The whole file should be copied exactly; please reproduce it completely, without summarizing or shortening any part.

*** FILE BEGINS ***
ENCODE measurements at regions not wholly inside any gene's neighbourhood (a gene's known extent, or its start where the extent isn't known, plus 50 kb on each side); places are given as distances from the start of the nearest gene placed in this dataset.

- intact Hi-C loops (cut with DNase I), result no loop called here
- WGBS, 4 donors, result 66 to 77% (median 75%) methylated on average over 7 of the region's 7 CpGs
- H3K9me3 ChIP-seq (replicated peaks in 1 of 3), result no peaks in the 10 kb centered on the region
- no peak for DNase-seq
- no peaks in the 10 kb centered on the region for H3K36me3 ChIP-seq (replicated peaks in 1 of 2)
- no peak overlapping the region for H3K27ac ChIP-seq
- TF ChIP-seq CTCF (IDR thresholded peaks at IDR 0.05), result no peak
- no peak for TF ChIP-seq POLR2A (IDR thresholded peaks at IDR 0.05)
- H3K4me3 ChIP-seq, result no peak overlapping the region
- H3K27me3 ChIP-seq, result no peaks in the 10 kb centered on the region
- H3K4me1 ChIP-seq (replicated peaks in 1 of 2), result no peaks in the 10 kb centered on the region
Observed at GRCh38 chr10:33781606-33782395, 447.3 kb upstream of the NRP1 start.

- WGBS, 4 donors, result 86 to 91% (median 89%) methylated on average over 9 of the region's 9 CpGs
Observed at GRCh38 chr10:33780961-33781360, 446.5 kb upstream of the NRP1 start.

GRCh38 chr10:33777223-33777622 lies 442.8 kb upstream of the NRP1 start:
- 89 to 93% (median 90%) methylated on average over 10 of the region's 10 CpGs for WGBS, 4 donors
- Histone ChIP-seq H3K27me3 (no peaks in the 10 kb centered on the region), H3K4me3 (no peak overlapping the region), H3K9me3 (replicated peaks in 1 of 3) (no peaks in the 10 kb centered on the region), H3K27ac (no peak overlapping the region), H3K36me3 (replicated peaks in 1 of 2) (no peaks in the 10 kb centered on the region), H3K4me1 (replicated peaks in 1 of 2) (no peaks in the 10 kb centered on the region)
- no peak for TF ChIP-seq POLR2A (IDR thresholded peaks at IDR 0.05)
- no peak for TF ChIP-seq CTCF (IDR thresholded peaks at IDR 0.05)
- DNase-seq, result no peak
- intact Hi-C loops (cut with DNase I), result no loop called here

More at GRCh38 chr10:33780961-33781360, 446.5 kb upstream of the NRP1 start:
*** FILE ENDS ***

ENCODE measurements at regions not wholly inside any gene's neighbourhood (a gene's known extent, or its start where the extent isn't known, plus 50 kb on each side); places are given as distances from the start of the nearest gene placed in this dataset.

- intact Hi-C loops (cut with DNase I), result no loop called here
- WGBS, 4 donors, result 66 to 77% (median 75%) methylated on average over 7 of the region's 7 CpGs
- H3K9me3 ChIP-seq (replicated peaks in 1 of 3), result no peaks in the 10 kb centered on the region
- no peak for DNase-seq
- no peaks in the 10 kb centered on the region for H3K36me3 ChIP-seq (replicated peaks in 1 of 2)
- no peak overlapping the region for H3K27ac ChIP-seq
- TF ChIP-seq CTCF (IDR thresholded peaks at IDR 0.05), result no peak
- no peak for TF ChIP-seq POLR2A (IDR thresholded peaks at IDR 0.05)
- H3K4me3 ChIP-seq, result no peak overlapping the region
- H3K27me3 ChIP-seq, result no peaks in the 10 kb centered on the region
- H3K4me1 ChIP-seq (replicated peaks in 1 of 2), result no peaks in the 10 kb centered on the region
Observed at GRCh38 chr10:33781606-33782395, 447.3 kb upstream of the NRP1 start.

- WGBS, 4 donors, result 86 to 91% (median 89%) methylated on average over 9 of the region's 9 CpGs
Observed at GRCh38 chr10:33780961-33781360, 446.5 kb upstream of the NRP1 start.

GRCh38 chr10:33777223-33777622 lies 442.8 kb upstream of the NRP1 start:
- 89 to 93% (median 90%) methylated on average over 10 of the region's 10 CpGs for WGBS, 4 donors
- Histone ChIP-seq H3K27me3 (no peaks in the 10 kb centered on the region), H3K4me3 (no peak overlapping the region), H3K9me3 (replicated peaks in 1 of 3) (no peaks in the 10 kb centered on the region), H3K27ac (no peak overlapping the region), H3K36me3 (replicated peaks in 1 of 2) (no peaks in the 10 kb centered on the region), H3K4me1 (replicated peaks in 1 of 2) (no peaks in the 10 kb centered on the region)
- no peak for TF ChIP-seq POLR2A (IDR thresholded peaks at IDR 0.05)
- no peak for TF ChIP-seq CTCF (IDR thresholded peaks at IDR 0.05)
- DNase-seq, result no peak
- intact Hi-C loops (cut with DNase I), result no loop called here

More at GRCh38 chr10:33780961-33781360, 446.5 kb upstream of the NRP1 start: